Whiplash injury commonly happens if a person is in a motor vehicle and is struck by another motor vehicle. Whiplash can happen at speeds of down to 15 miles per hour and can happen whether or not you have an airbag or are wearing a seatbelt properly. It can also happen in games like football, when unexpected tackles happen, in falls that cause a flexion extension injury to the neck, or, in the case of young children, in situations of shaken baby syndrome when the baby is shaken back and forth by the shoulders or trunk. Our whiplash injury compensation solicitors offer free advice and the no win no fee scheme.

Whiplash injuries are generally painful and people often have posterior neck pain and sometimes anterior neck pain (in the strap muscles of the neck). You can get a headache, dizziness, vertigo (spinning dizziness), shooting pains that travel from the top of the neck to the arms, shoulders or back, or shooting numbness in the same areas. The range of motion of the neck is limited and you often can’t bend your neck completely in the forward, backward, tilted or twisted direction. If you are suffering from this injury which was caused by the negligence of a third party, you need to speak to whiplash injury compensation solicitors.

It is when these symptoms are severe or when they last longer than a couple of weeks that you need to seek some expert medical advice and treatment for your symptoms followed by advice from a whiplash compensation solicitor. The medical experts to consider include massage therapists, physiatrists, physical therapists, occupational therapists or chiropractors.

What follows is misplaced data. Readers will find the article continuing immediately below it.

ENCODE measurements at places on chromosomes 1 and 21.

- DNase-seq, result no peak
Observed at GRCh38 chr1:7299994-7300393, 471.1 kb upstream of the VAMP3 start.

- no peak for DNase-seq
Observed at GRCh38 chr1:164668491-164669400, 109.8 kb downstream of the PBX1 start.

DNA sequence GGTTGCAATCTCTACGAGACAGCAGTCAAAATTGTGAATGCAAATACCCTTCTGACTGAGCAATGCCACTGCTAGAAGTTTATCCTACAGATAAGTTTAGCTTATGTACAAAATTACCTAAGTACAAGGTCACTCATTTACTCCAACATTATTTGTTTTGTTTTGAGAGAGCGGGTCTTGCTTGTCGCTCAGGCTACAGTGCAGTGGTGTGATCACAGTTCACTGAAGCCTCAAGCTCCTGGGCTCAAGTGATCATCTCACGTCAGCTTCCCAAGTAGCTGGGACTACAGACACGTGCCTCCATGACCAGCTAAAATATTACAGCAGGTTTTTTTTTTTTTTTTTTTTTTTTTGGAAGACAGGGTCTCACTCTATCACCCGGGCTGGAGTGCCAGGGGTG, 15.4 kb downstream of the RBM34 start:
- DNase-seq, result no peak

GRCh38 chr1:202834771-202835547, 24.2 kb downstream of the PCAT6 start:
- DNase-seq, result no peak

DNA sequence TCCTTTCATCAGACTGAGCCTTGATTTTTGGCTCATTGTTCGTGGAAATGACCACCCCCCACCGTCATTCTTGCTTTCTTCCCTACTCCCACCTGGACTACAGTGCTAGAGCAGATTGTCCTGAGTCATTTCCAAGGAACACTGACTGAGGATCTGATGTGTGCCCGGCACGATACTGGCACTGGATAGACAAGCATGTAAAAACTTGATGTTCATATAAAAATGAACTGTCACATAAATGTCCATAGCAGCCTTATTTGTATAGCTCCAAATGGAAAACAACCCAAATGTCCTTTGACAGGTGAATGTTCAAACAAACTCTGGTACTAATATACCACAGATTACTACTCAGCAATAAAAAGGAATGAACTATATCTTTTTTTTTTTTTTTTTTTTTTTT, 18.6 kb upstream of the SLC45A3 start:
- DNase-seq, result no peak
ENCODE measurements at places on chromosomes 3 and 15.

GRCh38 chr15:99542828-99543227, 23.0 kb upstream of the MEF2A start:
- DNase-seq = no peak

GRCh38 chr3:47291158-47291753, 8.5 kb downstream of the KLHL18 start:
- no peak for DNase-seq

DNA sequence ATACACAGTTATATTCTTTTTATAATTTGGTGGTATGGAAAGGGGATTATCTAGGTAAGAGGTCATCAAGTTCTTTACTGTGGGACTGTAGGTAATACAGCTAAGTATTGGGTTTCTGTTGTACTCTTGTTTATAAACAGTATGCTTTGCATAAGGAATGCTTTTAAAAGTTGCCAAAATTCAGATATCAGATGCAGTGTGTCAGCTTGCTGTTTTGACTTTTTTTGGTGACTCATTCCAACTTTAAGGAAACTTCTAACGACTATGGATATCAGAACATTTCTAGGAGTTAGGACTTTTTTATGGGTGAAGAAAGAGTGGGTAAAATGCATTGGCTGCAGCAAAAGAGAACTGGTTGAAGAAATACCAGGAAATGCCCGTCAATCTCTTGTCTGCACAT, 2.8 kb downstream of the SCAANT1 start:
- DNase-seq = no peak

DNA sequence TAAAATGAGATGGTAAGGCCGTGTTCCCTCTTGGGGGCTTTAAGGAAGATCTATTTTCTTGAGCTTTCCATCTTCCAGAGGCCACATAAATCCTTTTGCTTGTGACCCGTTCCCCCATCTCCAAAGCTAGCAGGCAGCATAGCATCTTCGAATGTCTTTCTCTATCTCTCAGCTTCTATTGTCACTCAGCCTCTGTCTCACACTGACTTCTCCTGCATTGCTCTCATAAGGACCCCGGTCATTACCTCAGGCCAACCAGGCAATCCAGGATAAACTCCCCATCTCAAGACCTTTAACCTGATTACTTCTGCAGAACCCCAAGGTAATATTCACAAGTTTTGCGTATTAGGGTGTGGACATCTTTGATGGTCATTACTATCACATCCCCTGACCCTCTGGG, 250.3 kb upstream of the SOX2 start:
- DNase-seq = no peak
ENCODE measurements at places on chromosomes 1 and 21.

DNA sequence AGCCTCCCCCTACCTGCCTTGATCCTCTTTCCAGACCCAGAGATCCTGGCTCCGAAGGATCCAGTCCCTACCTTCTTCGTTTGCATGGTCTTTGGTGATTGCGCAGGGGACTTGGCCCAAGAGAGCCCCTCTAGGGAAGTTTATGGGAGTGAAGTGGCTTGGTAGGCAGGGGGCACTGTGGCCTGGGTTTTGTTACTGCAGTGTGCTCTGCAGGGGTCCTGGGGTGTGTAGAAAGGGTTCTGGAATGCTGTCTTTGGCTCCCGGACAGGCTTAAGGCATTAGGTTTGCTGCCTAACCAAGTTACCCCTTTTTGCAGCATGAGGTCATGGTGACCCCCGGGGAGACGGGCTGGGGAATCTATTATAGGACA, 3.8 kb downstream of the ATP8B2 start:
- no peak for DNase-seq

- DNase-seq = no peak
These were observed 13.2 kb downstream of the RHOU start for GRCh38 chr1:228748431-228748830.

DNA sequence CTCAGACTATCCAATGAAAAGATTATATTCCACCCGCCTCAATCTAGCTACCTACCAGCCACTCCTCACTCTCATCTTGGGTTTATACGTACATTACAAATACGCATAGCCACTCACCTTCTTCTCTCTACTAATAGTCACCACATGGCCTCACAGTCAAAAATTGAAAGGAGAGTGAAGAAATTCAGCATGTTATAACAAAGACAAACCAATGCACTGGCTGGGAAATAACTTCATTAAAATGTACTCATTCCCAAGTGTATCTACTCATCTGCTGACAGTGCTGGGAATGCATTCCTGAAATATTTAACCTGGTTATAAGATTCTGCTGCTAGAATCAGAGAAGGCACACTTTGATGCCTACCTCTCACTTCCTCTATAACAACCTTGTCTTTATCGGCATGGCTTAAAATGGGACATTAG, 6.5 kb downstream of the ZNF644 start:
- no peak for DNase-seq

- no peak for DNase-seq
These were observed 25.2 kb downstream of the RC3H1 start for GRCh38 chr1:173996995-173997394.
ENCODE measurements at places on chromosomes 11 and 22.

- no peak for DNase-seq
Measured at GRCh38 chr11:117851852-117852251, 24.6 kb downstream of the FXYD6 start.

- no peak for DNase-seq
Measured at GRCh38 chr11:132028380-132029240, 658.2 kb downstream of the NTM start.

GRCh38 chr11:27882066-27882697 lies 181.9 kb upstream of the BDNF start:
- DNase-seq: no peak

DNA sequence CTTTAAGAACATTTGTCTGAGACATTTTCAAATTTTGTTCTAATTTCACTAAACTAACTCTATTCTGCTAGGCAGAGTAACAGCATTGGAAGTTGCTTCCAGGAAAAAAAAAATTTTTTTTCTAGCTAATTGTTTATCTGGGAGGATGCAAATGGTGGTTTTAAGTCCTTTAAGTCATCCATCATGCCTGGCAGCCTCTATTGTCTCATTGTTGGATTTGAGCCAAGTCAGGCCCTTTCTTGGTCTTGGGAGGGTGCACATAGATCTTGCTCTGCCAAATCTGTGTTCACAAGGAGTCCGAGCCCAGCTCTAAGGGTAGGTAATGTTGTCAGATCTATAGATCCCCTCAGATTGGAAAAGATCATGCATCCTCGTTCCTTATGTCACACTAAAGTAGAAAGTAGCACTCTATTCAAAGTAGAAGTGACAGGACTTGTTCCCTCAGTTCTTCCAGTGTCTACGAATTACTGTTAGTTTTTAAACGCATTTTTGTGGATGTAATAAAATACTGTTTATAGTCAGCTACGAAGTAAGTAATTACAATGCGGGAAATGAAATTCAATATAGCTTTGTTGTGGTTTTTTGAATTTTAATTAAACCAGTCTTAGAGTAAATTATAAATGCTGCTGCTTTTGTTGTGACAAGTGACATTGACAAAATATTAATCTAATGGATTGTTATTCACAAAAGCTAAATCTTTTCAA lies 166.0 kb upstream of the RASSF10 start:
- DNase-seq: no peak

These professionals will re-examine you to see the extent of your injuries. They will check the areas of tenderness you have, the stiffness of the muscles, the range of motion of your neck in all directions, your peripheral strength, your peripheral sensation and your deep tendon reflexes. All of these examinations will tell the practitioner how severe your condition is and what the major trouble areas are. The examination will tell the practitioner how to proceed with your treatment plan.

A physiatrist is a doctor that specializes in how people move, especially following an injury or illness. He usually has the physical therapist do the work of treating whiplash but, in serious cases, he or she might do hydrocortisone injections into tender spots in the muscles or ligaments. The rest of the practitioners do not have the medical training to do this kind of medical treatment.

The physical therapist generally does most of the work in treating a whiplash injury. He or she can do hand massage or can use electrotherapy to massage the muscles to make them more supple and less tightened than before. He or she can also work on passive range of motion, which is motion of the neck that is initiated and completed by the therapist. Active range of motion is also an option, which teaches you to move the muscles of your neck on your own. These things help you to be able to function at work, home and school. Deep pressure point work involves using the thumb or other fingers to push on a particularly tight bit of muscle. The pressure is held until the tension in the muscle releases and this tension usually doesn’t come back right away.